Validating contracts with seal
If you're from a company with a large amount of contracts and are struggling to get the bandwidth to analyse them all, tools like this can really help.
tech columnist Farhad Manjoo argued recently that the fax machine lives on largely because of our attachment to the written signature.
By contrast, among the literate gentility, a signature was not meant to be easily discerned—an intricate and illegible signature, rather than a printed one, suggested an education in handwriting.
It's also long been accepted that paying close attention to signatures isn't a particularly good way to detect or rule out fraud.
Even those states haven’t abolished the distinction altogether have modified it sufficiently so that a seal has little lingering vitality.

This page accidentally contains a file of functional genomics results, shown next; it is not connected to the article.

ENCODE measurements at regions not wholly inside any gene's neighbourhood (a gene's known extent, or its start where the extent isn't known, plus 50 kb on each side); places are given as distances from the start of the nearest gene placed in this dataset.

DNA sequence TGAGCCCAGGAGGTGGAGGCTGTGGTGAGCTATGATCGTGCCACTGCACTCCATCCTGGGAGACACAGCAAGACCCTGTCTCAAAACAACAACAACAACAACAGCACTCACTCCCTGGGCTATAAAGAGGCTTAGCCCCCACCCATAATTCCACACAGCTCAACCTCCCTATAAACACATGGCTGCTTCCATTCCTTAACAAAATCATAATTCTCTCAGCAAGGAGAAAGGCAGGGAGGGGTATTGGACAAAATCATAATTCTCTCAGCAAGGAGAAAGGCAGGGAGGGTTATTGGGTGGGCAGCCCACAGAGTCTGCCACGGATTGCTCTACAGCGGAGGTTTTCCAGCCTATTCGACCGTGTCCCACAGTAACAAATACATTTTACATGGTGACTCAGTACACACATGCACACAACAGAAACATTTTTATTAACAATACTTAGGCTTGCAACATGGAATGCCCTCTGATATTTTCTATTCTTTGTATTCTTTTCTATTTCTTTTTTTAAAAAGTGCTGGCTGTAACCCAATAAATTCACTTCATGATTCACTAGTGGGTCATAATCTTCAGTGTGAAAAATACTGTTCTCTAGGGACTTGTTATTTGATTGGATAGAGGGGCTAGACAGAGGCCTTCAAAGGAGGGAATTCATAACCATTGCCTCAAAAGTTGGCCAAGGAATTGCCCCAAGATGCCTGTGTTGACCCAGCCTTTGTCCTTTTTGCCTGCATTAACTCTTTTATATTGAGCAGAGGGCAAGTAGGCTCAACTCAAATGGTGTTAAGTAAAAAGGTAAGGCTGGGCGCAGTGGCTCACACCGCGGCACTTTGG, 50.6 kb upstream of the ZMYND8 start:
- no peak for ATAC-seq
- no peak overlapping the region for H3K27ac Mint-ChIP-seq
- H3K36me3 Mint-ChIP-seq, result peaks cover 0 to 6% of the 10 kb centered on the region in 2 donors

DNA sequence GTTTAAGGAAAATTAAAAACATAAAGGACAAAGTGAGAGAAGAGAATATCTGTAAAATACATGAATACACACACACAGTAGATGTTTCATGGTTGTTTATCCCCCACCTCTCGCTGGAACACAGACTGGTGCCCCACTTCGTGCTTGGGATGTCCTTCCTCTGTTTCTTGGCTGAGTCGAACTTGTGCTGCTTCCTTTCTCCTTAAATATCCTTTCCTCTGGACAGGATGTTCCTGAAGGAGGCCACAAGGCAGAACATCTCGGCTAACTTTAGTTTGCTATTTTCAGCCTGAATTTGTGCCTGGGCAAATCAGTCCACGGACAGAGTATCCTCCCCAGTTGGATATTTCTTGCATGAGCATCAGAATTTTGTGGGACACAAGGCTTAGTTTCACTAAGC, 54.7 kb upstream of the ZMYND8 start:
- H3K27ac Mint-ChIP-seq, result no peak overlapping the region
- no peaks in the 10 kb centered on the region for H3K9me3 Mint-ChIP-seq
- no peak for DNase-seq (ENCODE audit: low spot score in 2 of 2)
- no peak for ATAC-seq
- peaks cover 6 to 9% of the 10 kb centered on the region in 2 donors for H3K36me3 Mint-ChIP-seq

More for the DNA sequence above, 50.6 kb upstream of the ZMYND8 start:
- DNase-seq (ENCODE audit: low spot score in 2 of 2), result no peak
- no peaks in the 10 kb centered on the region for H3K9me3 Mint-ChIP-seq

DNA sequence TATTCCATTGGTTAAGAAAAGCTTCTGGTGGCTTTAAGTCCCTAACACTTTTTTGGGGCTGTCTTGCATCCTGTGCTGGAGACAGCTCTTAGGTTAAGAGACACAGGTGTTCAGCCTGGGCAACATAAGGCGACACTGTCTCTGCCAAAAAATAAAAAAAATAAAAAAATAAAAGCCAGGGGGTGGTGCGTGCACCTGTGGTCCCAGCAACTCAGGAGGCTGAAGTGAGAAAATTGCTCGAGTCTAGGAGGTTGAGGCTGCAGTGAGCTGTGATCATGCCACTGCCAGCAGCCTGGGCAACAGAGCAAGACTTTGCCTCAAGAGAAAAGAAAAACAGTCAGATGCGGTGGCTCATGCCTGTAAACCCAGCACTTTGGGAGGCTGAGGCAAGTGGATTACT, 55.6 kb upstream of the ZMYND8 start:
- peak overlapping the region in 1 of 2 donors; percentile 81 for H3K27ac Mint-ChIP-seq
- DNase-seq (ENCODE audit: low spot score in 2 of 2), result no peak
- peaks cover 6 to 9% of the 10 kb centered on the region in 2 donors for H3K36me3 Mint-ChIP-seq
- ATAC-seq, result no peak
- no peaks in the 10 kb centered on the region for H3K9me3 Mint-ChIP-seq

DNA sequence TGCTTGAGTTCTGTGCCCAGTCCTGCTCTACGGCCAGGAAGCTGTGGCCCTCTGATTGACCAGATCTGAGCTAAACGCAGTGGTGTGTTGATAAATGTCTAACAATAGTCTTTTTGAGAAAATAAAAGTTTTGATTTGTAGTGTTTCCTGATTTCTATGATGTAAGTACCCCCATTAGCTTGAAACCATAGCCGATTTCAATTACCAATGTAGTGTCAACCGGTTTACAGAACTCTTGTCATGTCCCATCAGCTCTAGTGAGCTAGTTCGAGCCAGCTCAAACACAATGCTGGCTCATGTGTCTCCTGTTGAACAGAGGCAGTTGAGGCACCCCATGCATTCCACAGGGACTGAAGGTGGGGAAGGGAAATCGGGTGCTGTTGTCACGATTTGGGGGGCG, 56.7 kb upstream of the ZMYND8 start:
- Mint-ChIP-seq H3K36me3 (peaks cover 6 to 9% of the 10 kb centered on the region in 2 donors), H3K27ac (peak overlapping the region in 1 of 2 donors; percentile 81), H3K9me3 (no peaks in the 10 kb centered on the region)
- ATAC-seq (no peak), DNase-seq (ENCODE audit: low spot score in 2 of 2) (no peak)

In those jurisdictions that that haven’t abolished the distinction, whether or not a contract is under seal can have implications in two contexts.
First, a sealed contract is binding absent consideration, or at least creates a rebuttable presumption of consideration.
The telegram also posed a substantial challenge to existing law: The 1869 case of in New Hampshire established that an agreement made by telegram constituted a signed contract.
On the Internet we "sign" things all the time, often without realizing it.
Manjoo's observation piqued the Explainer's curiosity: When did scribbling your name on a piece of paper become a means of authentication?